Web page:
|May is National Osteoporosis Month, a good time to evaluate what you?re doing to improve the health of your bones. That should include weight-bearing exercise, calcium and vitamin D. Now, a study suggests that eating fruits and vegetables might also be protective. |
Researchers at the Human Nutrition Research Center on Aging at Tufts University in Boston compared bone densities and dietary intakes of 229 men and 399 women enrolled in the Framingham Heart Study.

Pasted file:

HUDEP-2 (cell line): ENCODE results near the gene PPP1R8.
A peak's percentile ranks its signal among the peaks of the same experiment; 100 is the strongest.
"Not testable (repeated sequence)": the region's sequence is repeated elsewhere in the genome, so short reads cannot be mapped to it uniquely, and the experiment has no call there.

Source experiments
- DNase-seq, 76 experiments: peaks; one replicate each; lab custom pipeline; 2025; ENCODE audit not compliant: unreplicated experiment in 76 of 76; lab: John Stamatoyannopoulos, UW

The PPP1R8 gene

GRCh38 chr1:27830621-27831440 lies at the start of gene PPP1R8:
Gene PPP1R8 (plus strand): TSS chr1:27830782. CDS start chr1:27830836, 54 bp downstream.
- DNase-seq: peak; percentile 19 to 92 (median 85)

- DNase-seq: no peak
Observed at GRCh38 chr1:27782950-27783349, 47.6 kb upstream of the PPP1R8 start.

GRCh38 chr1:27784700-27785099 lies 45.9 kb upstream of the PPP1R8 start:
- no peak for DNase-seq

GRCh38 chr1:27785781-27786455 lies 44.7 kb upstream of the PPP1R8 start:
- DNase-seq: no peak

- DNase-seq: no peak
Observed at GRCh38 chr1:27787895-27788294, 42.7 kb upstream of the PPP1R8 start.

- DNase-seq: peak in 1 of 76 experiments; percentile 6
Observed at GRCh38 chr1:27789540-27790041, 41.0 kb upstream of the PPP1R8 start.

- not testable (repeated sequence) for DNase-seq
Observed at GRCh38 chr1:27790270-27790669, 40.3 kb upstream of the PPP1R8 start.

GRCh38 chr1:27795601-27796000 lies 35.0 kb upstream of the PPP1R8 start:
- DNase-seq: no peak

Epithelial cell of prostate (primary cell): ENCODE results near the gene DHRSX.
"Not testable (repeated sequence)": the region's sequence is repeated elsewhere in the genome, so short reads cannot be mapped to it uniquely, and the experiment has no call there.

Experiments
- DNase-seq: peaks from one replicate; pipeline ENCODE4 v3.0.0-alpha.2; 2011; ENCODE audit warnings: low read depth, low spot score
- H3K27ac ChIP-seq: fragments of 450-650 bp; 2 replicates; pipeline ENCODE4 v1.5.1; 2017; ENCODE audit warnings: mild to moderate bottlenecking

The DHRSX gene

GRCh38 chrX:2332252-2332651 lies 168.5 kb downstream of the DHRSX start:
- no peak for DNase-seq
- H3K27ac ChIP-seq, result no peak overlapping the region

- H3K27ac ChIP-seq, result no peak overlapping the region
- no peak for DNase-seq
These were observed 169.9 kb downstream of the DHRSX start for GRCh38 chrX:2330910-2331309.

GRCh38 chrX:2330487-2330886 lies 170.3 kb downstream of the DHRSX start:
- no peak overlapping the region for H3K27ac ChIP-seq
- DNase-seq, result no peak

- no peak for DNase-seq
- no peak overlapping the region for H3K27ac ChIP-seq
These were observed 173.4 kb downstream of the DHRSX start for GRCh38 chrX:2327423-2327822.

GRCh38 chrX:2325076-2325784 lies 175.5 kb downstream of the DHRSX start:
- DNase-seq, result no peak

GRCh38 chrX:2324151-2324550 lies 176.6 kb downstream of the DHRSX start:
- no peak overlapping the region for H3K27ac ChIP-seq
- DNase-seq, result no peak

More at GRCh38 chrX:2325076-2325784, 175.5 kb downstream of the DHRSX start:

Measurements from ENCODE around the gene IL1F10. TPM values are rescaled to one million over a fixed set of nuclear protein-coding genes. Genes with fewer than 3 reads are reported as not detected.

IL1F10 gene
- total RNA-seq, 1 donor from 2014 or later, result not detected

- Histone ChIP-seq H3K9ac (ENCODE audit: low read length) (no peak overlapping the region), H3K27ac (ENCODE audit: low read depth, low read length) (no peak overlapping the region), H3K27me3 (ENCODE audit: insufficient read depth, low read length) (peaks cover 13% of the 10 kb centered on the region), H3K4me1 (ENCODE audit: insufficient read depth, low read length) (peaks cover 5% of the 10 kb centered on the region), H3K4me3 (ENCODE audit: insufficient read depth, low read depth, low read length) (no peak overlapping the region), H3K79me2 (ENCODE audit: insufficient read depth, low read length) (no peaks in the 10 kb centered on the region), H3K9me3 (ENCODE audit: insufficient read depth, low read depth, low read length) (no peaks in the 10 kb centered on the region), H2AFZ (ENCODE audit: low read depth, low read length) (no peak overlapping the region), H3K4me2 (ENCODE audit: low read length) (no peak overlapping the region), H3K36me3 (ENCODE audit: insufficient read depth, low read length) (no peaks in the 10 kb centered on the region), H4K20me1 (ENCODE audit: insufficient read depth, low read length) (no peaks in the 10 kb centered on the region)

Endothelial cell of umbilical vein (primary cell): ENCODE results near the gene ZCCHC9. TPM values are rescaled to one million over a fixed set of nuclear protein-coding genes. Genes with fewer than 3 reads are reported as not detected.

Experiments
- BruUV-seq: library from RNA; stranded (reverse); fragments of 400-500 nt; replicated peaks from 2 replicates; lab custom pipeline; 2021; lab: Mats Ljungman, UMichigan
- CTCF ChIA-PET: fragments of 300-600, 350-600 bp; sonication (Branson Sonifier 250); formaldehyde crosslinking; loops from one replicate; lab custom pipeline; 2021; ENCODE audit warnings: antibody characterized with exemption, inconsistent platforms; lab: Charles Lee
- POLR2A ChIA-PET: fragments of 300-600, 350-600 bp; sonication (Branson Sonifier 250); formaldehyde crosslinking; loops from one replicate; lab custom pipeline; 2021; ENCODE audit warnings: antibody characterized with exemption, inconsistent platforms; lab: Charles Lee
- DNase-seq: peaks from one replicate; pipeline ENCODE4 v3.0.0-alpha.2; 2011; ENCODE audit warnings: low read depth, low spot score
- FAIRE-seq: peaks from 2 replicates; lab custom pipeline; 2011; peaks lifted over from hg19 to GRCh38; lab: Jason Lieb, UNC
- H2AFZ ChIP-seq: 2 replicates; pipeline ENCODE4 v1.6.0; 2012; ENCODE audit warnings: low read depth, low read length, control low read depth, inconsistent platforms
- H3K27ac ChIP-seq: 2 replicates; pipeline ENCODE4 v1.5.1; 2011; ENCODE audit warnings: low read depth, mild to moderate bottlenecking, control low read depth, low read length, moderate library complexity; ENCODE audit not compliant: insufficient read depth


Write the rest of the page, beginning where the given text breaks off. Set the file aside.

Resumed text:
The researchers, reporting in the April American Journal of Clinical Nutrition, found a correlation of bone density to fruit and vegetable intake, with a particularly strong link to dietary potassium and magnesium. That makes sense. A diet rich in potassium encourages the body to hang on to calcium instead of excreting it. A lack of magnesium results in brittle bones.
Fruits and vegetables are especially rich sources of potassium. Two of the best sources, bananas and orange juice, are also tops in magnesium. Milk is rich in both minerals, not to mention calcium (and vitamin D in fortified milk).
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